More branch closures for PNC Financial Services Group
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PNC Financial Services Group will step up branch closings this year to cut costs and focus on better serving customers in a digital world who increasingly are banking online and via smartphones, president and incoming CEO William Demchak said Tuesday.
PNC closed 65 branches last year across 19 states and Washington, D.C., and plans to shutter about 200 more this year, or about 7 percent of its current network of about 2,900 branches, Mr. Demchak told analysts at a Citigroup financial services conference in Boston.
PNC also will open some branches this year "where it makes sense," such as in underserved markets, said Mr. Demchak, who officially takes over as chief executive of the Pittsburgh region's biggest bank in April.
Spokeswoman Amy Vargo declined to disclose how many branches in the Pittsburgh area were targeted for closure.
At the same time, Mr. Demchak said, branches will remain an important touchstone for attracting new customers.
He noted that customers who use PNC's "virtual wallet" online and mobile banking product typically still visit a branch to open the accounts.
"They might not ever go into a branch again, but they want ... to see someone to know who the person is who has their money," Mr. Demchak said. "We need to be cognizant of that."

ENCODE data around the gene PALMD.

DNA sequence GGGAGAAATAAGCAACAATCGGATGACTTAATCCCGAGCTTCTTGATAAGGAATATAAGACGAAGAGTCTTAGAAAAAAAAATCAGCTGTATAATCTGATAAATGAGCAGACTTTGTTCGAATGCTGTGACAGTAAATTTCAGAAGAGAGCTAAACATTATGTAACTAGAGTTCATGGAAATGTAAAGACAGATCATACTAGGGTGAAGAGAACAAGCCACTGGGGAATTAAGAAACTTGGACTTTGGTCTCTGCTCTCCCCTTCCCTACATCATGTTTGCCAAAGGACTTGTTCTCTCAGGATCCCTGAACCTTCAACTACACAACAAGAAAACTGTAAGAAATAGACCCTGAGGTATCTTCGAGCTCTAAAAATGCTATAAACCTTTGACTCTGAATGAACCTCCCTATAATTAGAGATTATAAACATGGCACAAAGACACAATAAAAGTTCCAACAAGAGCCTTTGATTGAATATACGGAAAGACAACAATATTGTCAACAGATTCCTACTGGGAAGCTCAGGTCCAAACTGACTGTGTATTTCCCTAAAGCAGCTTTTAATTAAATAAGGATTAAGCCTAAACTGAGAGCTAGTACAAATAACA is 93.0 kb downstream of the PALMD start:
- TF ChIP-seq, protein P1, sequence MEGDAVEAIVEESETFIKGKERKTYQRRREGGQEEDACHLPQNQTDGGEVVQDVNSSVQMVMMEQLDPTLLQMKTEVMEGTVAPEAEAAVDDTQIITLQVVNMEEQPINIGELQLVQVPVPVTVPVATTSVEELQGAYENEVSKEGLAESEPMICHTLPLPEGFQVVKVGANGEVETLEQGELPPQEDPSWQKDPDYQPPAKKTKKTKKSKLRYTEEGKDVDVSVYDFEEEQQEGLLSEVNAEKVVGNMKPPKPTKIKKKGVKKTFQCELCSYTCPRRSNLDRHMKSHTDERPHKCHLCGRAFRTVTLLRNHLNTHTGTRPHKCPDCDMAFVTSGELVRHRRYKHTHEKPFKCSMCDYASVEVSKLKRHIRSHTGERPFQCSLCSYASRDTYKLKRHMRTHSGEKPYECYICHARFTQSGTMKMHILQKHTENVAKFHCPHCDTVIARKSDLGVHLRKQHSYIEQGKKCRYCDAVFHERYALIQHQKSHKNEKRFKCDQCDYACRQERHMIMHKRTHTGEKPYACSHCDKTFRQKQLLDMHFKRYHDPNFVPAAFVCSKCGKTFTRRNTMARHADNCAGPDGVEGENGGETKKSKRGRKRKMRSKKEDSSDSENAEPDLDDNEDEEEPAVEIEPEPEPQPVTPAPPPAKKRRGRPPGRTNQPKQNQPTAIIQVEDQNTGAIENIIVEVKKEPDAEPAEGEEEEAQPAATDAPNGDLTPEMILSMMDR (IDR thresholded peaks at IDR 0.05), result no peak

Besides investing less in physical branches, which account for about one-third of PNC's overall costs, the bank will deploy smaller branches, such as "cashless" offices where machines instead of tellers will handle cash transactions, Mr. Demchak said.
He said PNC needs to serve traditional customers as well as more technology-minded customers -- such as his son who has "every mobile app there is" and is "horrified by going into a branch" -- without alienating either group.
The bank also will explore charging a fee for certain services that currently are free, such as making deposits with a mobile phone.
"How many of you, if I charged you some money for that -- a quarter -- would still do it rather than go stand in a teller line?" Mr. Demchak asked.
"We are providing a value-added service to the consumer" and banks need to get paid for that, he said.
First Published March 6, 2013 12:31 am